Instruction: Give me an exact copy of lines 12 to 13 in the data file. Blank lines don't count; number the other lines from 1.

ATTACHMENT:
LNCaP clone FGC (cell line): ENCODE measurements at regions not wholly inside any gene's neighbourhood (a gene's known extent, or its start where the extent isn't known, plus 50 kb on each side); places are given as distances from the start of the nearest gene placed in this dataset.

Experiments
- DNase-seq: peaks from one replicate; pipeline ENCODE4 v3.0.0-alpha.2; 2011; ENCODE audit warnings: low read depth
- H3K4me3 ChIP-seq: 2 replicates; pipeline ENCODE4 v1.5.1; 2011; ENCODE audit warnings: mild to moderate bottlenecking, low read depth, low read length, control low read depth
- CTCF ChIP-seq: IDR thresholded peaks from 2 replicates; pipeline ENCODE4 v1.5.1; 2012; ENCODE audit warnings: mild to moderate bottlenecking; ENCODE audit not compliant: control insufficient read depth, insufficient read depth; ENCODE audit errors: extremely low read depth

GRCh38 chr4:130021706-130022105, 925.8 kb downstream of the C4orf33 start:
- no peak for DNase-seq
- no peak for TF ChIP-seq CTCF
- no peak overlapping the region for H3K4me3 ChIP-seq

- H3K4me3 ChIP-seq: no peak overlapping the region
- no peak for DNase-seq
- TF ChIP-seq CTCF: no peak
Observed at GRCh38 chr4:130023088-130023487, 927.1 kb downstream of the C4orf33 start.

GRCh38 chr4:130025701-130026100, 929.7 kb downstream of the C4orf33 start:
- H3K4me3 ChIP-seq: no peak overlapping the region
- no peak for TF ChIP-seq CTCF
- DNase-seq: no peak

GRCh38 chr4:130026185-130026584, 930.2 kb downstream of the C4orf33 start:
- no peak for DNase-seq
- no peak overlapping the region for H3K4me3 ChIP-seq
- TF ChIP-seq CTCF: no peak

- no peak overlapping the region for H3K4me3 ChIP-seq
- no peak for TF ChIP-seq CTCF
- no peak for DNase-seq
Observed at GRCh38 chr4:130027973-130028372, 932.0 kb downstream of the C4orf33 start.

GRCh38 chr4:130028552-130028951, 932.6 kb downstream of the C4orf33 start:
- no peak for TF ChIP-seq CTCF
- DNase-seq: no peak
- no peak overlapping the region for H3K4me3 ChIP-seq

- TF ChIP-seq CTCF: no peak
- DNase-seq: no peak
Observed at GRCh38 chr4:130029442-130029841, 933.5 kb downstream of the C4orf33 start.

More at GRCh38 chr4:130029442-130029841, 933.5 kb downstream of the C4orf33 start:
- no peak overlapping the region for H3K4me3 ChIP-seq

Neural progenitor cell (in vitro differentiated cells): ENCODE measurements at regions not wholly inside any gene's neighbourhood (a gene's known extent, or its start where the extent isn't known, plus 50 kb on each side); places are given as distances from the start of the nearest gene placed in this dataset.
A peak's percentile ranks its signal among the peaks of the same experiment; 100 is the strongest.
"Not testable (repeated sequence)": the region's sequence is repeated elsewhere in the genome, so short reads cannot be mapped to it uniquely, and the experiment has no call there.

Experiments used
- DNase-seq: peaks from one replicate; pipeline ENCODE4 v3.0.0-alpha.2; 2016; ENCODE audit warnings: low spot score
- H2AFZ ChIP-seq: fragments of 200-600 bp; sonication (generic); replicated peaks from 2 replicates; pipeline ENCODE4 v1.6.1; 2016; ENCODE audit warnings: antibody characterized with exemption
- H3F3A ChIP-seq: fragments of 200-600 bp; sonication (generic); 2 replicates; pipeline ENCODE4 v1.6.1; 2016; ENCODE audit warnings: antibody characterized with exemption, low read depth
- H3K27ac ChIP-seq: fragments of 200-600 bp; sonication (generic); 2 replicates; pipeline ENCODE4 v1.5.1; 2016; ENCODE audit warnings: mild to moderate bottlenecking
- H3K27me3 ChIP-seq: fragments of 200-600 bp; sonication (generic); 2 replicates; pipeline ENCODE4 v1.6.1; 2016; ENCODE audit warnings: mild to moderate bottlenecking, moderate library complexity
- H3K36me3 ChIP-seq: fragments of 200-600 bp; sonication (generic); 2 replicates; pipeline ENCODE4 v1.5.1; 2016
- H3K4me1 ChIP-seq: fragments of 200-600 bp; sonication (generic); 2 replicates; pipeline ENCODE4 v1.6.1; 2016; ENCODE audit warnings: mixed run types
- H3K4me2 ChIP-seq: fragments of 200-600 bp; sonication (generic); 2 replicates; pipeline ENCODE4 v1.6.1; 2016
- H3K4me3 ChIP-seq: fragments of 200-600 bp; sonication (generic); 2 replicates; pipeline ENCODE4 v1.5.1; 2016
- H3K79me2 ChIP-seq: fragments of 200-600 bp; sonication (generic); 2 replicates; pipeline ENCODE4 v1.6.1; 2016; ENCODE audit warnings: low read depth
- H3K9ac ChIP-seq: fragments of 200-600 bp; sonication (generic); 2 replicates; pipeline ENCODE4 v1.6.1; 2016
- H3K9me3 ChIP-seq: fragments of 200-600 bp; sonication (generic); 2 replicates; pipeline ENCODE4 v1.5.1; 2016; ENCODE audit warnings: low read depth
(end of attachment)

- TF ChIP-seq CTCF: no peak
Observed at GRCh38 chr4:130023088-130023487, 927.1 kb downstream of the C4orf33 start.